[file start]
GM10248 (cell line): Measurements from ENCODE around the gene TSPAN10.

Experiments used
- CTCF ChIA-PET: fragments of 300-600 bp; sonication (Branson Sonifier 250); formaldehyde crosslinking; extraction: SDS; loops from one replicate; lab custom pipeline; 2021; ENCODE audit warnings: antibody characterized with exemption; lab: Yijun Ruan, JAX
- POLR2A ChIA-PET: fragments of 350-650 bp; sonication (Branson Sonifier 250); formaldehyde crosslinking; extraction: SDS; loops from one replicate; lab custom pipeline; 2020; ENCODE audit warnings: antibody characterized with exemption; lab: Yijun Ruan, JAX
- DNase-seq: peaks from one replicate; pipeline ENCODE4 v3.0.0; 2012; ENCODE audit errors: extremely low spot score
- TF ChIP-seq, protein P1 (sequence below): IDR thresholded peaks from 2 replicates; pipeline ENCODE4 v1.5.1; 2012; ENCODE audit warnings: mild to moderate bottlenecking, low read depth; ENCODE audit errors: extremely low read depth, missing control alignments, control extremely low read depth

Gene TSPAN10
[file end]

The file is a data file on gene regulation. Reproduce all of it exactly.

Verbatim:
GM10248 (cell line): Measurements from ENCODE around the gene TSPAN10.

Experiments used
- CTCF ChIA-PET: fragments of 300-600 bp; sonication (Branson Sonifier 250); formaldehyde crosslinking; extraction: SDS; loops from one replicate; lab custom pipeline; 2021; ENCODE audit warnings: antibody characterized with exemption; lab: Yijun Ruan, JAX
- POLR2A ChIA-PET: fragments of 350-650 bp; sonication (Branson Sonifier 250); formaldehyde crosslinking; extraction: SDS; loops from one replicate; lab custom pipeline; 2020; ENCODE audit warnings: antibody characterized with exemption; lab: Yijun Ruan, JAX
- DNase-seq: peaks from one replicate; pipeline ENCODE4 v3.0.0; 2012; ENCODE audit errors: extremely low spot score
- TF ChIP-seq, protein P1 (sequence below): IDR thresholded peaks from 2 replicates; pipeline ENCODE4 v1.5.1; 2012; ENCODE audit warnings: mild to moderate bottlenecking, low read depth; ENCODE audit errors: extremely low read depth, missing control alignments, control extremely low read depth

Gene TSPAN10